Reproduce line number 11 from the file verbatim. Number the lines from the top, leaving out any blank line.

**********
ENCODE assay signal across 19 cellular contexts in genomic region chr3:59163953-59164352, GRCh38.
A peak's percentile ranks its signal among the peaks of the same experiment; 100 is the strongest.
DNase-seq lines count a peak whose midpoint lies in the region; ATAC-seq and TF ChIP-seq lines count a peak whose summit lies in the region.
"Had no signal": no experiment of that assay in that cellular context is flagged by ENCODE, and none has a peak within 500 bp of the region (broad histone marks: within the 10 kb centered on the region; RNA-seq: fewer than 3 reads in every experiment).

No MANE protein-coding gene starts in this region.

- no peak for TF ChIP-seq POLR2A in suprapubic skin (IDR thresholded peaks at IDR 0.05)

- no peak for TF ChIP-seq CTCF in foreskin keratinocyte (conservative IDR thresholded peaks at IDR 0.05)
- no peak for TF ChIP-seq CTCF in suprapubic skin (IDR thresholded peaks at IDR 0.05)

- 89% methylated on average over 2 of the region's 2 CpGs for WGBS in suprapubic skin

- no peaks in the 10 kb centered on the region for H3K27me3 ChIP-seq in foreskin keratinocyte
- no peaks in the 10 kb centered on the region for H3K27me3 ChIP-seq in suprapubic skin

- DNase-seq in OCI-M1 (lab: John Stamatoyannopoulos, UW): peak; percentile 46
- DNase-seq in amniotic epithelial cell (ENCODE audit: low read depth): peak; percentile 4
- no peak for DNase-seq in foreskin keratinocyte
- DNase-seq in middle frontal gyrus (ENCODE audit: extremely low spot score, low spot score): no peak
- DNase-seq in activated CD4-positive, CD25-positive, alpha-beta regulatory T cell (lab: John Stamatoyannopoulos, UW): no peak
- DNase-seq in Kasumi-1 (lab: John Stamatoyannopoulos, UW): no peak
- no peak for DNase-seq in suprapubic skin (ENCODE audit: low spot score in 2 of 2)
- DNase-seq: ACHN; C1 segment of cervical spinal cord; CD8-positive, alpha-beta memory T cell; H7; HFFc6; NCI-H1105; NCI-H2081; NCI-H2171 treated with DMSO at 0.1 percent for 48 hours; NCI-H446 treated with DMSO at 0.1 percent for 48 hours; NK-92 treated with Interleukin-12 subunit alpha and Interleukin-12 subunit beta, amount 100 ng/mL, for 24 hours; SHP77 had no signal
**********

- no peaks in the 10 kb centered on the region for H3K27me3 ChIP-seq in suprapubic skin